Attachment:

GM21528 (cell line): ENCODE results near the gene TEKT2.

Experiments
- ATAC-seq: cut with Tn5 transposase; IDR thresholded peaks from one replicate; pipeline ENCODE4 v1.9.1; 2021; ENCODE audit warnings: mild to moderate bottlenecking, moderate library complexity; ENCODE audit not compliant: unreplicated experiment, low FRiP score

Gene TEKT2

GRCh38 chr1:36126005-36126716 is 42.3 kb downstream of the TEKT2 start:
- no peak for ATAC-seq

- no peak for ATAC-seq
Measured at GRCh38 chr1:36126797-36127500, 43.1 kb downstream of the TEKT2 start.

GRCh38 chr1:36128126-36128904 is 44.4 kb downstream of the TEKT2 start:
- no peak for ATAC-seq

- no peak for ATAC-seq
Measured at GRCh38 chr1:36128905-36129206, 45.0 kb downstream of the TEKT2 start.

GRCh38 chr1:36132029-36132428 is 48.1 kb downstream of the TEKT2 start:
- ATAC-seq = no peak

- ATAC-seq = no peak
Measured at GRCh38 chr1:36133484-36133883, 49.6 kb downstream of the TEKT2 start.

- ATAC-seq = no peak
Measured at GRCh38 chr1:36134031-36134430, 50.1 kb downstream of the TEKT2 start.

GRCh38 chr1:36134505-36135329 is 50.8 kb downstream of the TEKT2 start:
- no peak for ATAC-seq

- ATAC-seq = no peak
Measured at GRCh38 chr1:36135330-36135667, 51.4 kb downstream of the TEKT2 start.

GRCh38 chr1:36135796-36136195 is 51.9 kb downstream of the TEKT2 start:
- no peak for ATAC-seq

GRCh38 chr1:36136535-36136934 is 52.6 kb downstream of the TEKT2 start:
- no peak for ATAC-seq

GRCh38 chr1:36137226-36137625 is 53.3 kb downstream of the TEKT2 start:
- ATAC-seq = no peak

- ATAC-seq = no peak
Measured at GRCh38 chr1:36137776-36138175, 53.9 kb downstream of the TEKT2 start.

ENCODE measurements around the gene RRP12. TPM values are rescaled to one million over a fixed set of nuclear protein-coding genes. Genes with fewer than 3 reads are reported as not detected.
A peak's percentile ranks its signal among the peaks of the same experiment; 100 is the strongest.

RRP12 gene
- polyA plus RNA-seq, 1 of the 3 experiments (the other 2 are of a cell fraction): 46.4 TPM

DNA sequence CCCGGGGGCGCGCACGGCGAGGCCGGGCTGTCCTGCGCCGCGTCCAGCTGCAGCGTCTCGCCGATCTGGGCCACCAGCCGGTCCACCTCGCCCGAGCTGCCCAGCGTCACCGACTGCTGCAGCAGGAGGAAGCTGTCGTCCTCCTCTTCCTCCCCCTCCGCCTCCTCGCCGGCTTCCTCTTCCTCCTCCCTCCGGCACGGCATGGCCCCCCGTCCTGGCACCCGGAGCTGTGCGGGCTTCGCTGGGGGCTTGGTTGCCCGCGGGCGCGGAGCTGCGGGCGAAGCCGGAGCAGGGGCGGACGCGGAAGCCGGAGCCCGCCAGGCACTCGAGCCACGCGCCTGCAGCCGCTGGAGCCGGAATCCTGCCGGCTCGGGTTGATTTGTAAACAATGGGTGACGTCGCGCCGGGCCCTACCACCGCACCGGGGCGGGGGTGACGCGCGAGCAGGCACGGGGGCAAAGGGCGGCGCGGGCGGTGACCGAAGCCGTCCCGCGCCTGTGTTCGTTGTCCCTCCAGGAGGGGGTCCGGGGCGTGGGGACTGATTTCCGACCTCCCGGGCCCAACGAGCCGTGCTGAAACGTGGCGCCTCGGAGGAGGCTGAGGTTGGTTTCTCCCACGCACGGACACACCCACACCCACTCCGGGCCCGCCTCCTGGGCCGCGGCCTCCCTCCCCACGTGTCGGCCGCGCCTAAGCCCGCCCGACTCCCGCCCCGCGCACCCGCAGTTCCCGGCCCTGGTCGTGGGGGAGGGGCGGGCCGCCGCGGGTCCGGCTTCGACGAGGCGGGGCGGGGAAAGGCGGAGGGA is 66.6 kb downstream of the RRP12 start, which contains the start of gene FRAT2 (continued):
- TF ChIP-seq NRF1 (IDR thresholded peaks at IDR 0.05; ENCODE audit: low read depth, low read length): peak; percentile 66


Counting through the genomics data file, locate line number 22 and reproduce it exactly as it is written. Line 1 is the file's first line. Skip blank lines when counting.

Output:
Measured at GRCh38 chr1:36135330-36135667, 51.4 kb downstream of the TEKT2 start.